Monday, 14 August 2017

The polytunnel - part 1

One of the reasons for moving was to start the process of becoming more self sufficient...mostly in fruit and veg, with the addition of eggs. When we bought the house, it came with a three acre plot. The plot isn't flat and can get very wet in places. It had previously been used to graze sheep, although they had also had pigs and turkeys on there too.

There was a fenced off area at the bottom of the field which was one huge bed of nettles. Now I know all about keeping nettles for butterflies, but this was totally excessive. Our neighbour helped by strimming. I then sprayed with glyphosate and then we membraned the whole area and covered it with scalpings, except for the site where the polytunnel would go which was left just membrane.

The builders put up the hoops - we didn't trust ourselves to get them level!

  

We then set about building a series of six raised beds from old scaffolding planks within the skeleton of a frame. An order of 15 tonnes of topsoil was delivered and barrowed into the beds 😓

It took us weeks to build the beds and the frame. My brother had bought an identical tunnel, so every weekend we would build some more of his, then come to ours and build the same section. The instructions with the tunnel were good, but the concept stated on the front page, that "an extra pair of hands would be useful" was an extreme understatement!! They are a project that's for sure. If I ever did it again, I might cough up for the experts to build it for me!

Finally at the end of March we were ready to put on the super therm cover. Suddenly it felt huge! Mind you at 14 by 42ft, it is quite a size :)


We added scalpings to the pathways. I set up a working corner with my potting bench and some staging and added a couple of picnic chairs. I had already grown a lot of seedlings in the utility room so I could start planting straight away.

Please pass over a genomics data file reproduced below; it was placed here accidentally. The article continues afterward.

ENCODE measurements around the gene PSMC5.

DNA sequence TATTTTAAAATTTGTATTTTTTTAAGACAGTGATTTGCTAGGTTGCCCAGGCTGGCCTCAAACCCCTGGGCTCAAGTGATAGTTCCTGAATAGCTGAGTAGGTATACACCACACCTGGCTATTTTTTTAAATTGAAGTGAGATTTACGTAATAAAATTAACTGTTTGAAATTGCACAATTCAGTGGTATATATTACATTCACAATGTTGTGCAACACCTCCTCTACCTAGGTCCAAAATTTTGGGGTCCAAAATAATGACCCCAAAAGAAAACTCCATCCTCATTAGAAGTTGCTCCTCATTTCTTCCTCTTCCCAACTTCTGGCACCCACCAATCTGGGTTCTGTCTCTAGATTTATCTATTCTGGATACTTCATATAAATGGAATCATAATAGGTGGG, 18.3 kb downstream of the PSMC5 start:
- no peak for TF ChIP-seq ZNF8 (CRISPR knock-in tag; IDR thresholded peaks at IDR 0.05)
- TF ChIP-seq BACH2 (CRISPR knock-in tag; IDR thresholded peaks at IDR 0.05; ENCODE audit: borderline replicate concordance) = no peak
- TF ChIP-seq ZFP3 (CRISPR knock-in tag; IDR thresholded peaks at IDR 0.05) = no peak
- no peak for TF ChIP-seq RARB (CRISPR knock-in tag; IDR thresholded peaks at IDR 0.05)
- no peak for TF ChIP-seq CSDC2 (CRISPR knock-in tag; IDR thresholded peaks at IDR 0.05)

View from higher up the field. The area with pallet sides is a double compost bin. 

We moved the greenhouse from the garden to be next to it and the builders set me up with mains water - a godsend with a tunnel, especially as it's water from a borehole so free. 

Tomorrow's post will move inside the tunnel...... 

8 comments:

  1. I'm a bit late finding you were back - hello. Things look to be coming along nicely there.
    Our two biggest polyt's that we had at the smallholding were secondhand which made them a right pain to put up as we had to swap bits or make replacements etc.

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    1. The very thought of that would fill me with dread! It was hard enough with labelled parts. Like a giant mechano set!

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  2. Great growing space. You'll have a winter of excitement making plans for a full blown growing season next year.

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  3. Though exciting it must be daunting to design your small holding from the beginning. I'm not surprised that you didn't have the time or energy to post much in the last few months.
    I'm enjoying your catching up posts.
    The Jam is still lurking in the garage!
    I'm picking fruit next week so will have to do something about it before then! Sue

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  4. That is one big poly tunnel. Kudos to you all for getting it set up as quickly as you did.

    God bless.

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